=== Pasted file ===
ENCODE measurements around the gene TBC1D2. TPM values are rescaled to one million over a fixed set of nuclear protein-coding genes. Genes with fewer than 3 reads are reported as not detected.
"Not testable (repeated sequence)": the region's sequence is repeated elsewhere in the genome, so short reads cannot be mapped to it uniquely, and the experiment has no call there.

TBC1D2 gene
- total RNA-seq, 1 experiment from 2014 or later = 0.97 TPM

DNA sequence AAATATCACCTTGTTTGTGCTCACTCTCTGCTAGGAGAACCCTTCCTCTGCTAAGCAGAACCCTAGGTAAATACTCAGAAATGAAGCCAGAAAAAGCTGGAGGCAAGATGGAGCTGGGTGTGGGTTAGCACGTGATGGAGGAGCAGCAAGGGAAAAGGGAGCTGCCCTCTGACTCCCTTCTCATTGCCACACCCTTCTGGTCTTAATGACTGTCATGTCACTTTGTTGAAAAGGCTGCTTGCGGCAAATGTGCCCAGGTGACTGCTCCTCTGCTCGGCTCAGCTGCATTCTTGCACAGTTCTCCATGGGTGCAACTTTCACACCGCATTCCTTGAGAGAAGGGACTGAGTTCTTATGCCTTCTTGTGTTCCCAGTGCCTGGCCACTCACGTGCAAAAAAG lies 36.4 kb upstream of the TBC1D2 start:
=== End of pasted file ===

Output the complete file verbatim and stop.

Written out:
ENCODE measurements around the gene TBC1D2. TPM values are rescaled to one million over a fixed set of nuclear protein-coding genes. Genes with fewer than 3 reads are reported as not detected.
"Not testable (repeated sequence)": the region's sequence is repeated elsewhere in the genome, so short reads cannot be mapped to it uniquely, and the experiment has no call there.

TBC1D2 gene
- total RNA-seq, 1 experiment from 2014 or later = 0.97 TPM

DNA sequence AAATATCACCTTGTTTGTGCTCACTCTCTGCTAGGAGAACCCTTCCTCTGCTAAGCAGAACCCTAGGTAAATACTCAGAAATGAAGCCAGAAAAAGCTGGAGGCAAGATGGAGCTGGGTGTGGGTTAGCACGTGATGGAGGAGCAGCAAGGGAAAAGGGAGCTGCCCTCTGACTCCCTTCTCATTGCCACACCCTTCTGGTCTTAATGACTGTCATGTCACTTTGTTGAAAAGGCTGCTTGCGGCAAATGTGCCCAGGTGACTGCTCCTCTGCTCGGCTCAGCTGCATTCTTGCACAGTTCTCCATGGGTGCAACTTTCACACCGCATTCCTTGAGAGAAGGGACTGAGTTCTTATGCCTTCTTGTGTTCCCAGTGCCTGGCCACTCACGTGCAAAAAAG lies 36.4 kb upstream of the TBC1D2 start: